This week on Policy Forum Pod we take the pulse of the media and journalism, and ask whether policy prescriptions might improve the health of an industry struggling against fake news, ownership concentration, press freedom, and models of monetisation. We also chat to Professor Mirya Holman about pandemics and climate change, gender and politics, and local appointed boards.
Fake news, global media moguls flexing their political muscles, getting people to pay for journalism, and the challenge posed by social media companies – the problems facing the media and journalism are many. In our panel discussion this week, Gideon Rachman of the Financial Times, Siddharth Varadarajan of The Wire, and Amy Remeikis of The Guardian Australia talk to Mark Kenny and Jill Sheppard about the future of the media. Pod hosts Sara Bice and Martyn Pearce also chat to Professor Mirya Holman about getting more women in political leadership positions, how female political candidates use Twitter, and the connection between pandemics and the politics of climate change. Listen here: https://bit.ly/2RUmmDD
Amy Remeikis is Guardian Australia‘s political reporter. She has covered federal politics, Queensland politics, crime, court, and garden shows during her career, working for radio and newspapers, most recently for Fairfax Media. She was an inaugural nominee of the Young Walkley awards.
Gideon Rachman became chief foreign affairs columnist for the Financial Times (FT) in July 2006. He joined the FT after a 15-year career at The Economist, which included spells as a foreign correspondent in Brussels, Washington, and Bangkok. He also edited The Economist’s business and Asia sections. His particular interests include American foreign policy, the European Union, and globalisation.
Siddharth Varadarajan is an Indian-American journalist, editor, and academic. He is the founding Editor of The Wire and the former Editor of The Hindu. He has reported on the NATO war against Yugoslavia, the destruction of the Bamyan Buddhas by the Taliban regime in Afghanistan, the war in Iraq, and the crisis in Kashmir. Siddharth has edited a book titled Gujarat: The Making of a Tragedy which is about the 2002 Gujarat riots.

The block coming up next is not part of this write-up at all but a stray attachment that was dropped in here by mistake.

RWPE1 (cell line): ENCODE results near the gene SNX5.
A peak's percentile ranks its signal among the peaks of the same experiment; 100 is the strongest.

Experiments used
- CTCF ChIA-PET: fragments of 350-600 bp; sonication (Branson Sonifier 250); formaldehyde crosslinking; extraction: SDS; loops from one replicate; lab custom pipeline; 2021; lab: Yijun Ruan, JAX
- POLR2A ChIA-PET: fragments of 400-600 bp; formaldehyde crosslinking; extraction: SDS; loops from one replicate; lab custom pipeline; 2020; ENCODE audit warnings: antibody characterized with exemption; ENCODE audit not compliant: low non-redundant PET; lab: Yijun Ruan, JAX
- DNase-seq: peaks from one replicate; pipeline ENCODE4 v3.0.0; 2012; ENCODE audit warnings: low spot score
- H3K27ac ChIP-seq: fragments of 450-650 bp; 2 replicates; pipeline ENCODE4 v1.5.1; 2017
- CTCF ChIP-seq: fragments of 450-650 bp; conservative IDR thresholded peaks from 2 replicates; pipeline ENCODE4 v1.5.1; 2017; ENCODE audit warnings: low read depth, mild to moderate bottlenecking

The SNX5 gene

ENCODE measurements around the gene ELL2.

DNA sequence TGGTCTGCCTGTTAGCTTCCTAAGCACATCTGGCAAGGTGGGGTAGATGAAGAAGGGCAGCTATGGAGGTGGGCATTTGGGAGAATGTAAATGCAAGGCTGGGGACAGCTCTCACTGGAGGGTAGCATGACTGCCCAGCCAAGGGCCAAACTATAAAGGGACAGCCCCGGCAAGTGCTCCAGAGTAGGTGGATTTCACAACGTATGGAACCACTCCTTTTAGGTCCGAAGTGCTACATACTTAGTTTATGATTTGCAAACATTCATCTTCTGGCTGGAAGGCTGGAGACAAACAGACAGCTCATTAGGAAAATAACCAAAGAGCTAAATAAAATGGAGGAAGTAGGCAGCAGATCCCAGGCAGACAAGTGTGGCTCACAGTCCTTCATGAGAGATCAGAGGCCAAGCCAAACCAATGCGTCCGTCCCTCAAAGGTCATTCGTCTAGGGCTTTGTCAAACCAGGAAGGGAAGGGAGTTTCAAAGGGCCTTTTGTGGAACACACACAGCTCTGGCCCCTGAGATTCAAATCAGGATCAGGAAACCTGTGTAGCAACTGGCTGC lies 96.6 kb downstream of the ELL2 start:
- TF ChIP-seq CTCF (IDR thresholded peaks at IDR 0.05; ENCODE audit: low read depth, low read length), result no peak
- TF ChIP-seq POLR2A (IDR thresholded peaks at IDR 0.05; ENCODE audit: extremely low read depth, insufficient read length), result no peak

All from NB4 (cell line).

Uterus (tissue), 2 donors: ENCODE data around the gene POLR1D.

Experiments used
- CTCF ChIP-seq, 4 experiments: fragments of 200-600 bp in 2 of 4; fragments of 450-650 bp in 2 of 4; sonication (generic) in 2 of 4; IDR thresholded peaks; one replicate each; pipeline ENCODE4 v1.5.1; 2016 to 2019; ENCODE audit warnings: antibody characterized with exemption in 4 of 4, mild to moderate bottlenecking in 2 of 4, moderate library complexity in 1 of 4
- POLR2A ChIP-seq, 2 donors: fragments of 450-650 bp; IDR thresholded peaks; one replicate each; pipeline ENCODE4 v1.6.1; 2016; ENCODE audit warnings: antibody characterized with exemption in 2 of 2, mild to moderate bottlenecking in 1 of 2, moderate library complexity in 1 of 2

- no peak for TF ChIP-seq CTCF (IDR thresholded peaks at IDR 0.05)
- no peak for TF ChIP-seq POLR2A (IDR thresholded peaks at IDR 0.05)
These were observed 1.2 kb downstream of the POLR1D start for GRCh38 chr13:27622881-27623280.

Mark Kenny is a Senior Fellow in the ANU Australian Studies Institute. He came to the university after a high-profile journalistic career including six years as chief political correspondent and national affairs editor for The Sydney Morning Herald, The Age, and The Canberra Times.
Jill Sheppard is a political scientist at the ANU School of Politics and International Relations. Her research focuses on why people participate in politics, what opinions they hold and why, and how both are shaped by political institutions and systems.
Sara, Martyn, and Mirya also go over some of your questions, comments, and suggestions for future podcasts, discuss the danger of swooping birds, and make a very special announcement about a new course teaching podcasting skills to policymakers.
Mirya Holman is an Associate Professor of Political Science at Tulane University and a Visiting Fellow at the ANU School of Politics and International Relations. Her research interests focus on political leadership, local politics, gender and politics, research methods, and environmental politics.
Sara Bice is a Senior Research Fellow at the ANU Crawford School of Public Policy, and leads the Next Generation Engagement Program based at the school.
Martyn Pearce is a presenter for Policy Forum Pod and the Editor of Policy Forum.
Show notes | The following were mentioned in this episode:
This podcast was produced with the support of the ANU Australian Crawford Leadership Forum, held on 24/25 June. The Forum brought together 150 international and domestic speakers to discuss the theme of ‘Rebuilding trust’.
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